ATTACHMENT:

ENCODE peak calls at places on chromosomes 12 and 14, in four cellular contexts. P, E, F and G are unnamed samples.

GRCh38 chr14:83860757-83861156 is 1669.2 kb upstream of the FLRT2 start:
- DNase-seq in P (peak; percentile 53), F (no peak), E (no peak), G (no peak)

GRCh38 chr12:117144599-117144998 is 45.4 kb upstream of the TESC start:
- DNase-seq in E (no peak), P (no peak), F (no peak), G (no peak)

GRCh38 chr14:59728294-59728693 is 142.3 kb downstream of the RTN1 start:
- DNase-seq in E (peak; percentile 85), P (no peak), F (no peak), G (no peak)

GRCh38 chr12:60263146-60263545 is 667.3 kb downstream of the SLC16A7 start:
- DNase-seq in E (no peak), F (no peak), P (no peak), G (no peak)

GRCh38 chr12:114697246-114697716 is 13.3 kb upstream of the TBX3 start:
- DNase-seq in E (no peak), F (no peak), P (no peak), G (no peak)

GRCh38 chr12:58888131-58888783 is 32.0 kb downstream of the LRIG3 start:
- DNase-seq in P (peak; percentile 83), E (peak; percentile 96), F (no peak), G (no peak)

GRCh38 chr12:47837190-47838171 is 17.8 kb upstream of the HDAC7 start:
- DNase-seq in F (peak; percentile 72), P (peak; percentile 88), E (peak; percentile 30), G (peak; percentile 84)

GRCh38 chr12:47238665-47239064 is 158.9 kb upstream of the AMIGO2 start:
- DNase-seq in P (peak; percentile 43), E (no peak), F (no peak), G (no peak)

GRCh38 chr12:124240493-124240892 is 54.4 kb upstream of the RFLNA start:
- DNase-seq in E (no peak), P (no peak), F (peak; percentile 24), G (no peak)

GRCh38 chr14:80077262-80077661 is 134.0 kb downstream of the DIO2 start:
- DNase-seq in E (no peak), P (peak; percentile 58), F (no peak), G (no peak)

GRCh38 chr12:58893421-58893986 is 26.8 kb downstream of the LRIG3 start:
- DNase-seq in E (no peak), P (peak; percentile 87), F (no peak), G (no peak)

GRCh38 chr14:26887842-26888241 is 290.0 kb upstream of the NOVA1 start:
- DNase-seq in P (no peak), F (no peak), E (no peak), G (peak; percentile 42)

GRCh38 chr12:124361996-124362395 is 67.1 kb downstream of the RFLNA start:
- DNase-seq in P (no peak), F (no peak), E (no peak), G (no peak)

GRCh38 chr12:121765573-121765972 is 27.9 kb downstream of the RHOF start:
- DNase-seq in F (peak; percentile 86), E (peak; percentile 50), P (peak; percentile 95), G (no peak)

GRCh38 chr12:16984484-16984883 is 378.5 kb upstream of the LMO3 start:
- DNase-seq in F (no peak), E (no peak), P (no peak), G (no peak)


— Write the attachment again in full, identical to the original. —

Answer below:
ENCODE peak calls at places on chromosomes 12 and 14, in four cellular contexts. P, E, F and G are unnamed samples.

GRCh38 chr14:83860757-83861156 is 1669.2 kb upstream of the FLRT2 start:
- DNase-seq in P (peak; percentile 53), F (no peak), E (no peak), G (no peak)

GRCh38 chr12:117144599-117144998 is 45.4 kb upstream of the TESC start:
- DNase-seq in E (no peak), P (no peak), F (no peak), G (no peak)

GRCh38 chr14:59728294-59728693 is 142.3 kb downstream of the RTN1 start:
- DNase-seq in E (peak; percentile 85), P (no peak), F (no peak), G (no peak)

GRCh38 chr12:60263146-60263545 is 667.3 kb downstream of the SLC16A7 start:
- DNase-seq in E (no peak), F (no peak), P (no peak), G (no peak)

GRCh38 chr12:114697246-114697716 is 13.3 kb upstream of the TBX3 start:
- DNase-seq in E (no peak), F (no peak), P (no peak), G (no peak)

GRCh38 chr12:58888131-58888783 is 32.0 kb downstream of the LRIG3 start:
- DNase-seq in P (peak; percentile 83), E (peak; percentile 96), F (no peak), G (no peak)

GRCh38 chr12:47837190-47838171 is 17.8 kb upstream of the HDAC7 start:
- DNase-seq in F (peak; percentile 72), P (peak; percentile 88), E (peak; percentile 30), G (peak; percentile 84)

GRCh38 chr12:47238665-47239064 is 158.9 kb upstream of the AMIGO2 start:
- DNase-seq in P (peak; percentile 43), E (no peak), F (no peak), G (no peak)

GRCh38 chr12:124240493-124240892 is 54.4 kb upstream of the RFLNA start:
- DNase-seq in E (no peak), P (no peak), F (peak; percentile 24), G (no peak)

GRCh38 chr14:80077262-80077661 is 134.0 kb downstream of the DIO2 start:
- DNase-seq in E (no peak), P (peak; percentile 58), F (no peak), G (no peak)

GRCh38 chr12:58893421-58893986 is 26.8 kb downstream of the LRIG3 start:
- DNase-seq in E (no peak), P (peak; percentile 87), F (no peak), G (no peak)

GRCh38 chr14:26887842-26888241 is 290.0 kb upstream of the NOVA1 start:
- DNase-seq in P (no peak), F (no peak), E (no peak), G (peak; percentile 42)

GRCh38 chr12:124361996-124362395 is 67.1 kb downstream of the RFLNA start:
- DNase-seq in P (no peak), F (no peak), E (no peak), G (no peak)

GRCh38 chr12:121765573-121765972 is 27.9 kb downstream of the RHOF start:
- DNase-seq in F (peak; percentile 86), E (peak; percentile 50), P (peak; percentile 95), G (no peak)

GRCh38 chr12:16984484-16984883 is 378.5 kb upstream of the LMO3 start:
- DNase-seq in F (no peak), E (no peak), P (no peak), G (no peak)